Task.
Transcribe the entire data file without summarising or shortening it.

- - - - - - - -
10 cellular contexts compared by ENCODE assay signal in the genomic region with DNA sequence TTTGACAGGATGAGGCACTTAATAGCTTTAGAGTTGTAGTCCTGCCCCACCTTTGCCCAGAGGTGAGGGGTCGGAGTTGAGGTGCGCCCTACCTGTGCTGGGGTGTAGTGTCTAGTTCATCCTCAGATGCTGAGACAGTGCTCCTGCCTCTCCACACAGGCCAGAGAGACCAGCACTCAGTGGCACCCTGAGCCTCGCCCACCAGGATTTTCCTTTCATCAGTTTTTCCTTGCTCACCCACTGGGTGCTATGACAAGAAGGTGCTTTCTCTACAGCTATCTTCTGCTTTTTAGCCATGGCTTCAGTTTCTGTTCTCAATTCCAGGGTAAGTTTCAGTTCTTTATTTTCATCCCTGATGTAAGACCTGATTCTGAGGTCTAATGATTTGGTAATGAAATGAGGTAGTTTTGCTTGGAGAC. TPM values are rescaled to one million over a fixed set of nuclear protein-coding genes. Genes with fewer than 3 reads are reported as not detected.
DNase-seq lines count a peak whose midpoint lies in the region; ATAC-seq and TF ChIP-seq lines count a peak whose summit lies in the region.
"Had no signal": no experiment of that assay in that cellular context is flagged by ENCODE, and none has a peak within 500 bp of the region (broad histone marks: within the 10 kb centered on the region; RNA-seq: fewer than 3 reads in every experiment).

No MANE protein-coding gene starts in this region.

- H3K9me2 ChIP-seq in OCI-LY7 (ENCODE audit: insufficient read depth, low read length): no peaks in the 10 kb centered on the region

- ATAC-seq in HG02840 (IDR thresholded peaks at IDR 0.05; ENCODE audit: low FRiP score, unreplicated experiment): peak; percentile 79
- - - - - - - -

10 cellular contexts compared by ENCODE assay signal in the genomic region with DNA sequence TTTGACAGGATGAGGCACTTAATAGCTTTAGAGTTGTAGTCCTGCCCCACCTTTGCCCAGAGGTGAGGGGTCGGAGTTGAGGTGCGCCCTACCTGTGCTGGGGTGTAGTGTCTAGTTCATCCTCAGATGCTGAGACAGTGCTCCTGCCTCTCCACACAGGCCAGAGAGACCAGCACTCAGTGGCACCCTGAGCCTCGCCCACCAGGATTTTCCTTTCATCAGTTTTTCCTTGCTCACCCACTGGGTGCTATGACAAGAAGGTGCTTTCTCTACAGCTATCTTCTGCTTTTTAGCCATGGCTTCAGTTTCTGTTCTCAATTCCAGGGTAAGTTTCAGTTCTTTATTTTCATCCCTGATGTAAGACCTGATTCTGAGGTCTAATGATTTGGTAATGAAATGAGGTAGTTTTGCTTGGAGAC. TPM values are rescaled to one million over a fixed set of nuclear protein-coding genes. Genes with fewer than 3 reads are reported as not detected.
DNase-seq lines count a peak whose midpoint lies in the region; ATAC-seq and TF ChIP-seq lines count a peak whose summit lies in the region.
"Had no signal": no experiment of that assay in that cellular context is flagged by ENCODE, and none has a peak within 500 bp of the region (broad histone marks: within the 10 kb centered on the region; RNA-seq: fewer than 3 reads in every experiment).

No MANE protein-coding gene starts in this region.

- H3K9me2 ChIP-seq in OCI-LY7 (ENCODE audit: insufficient read depth, low read length): no peaks in the 10 kb centered on the region

- ATAC-seq in HG02840 (IDR thresholded peaks at IDR 0.05; ENCODE audit: low FRiP score, unreplicated experiment): peak; percentile 79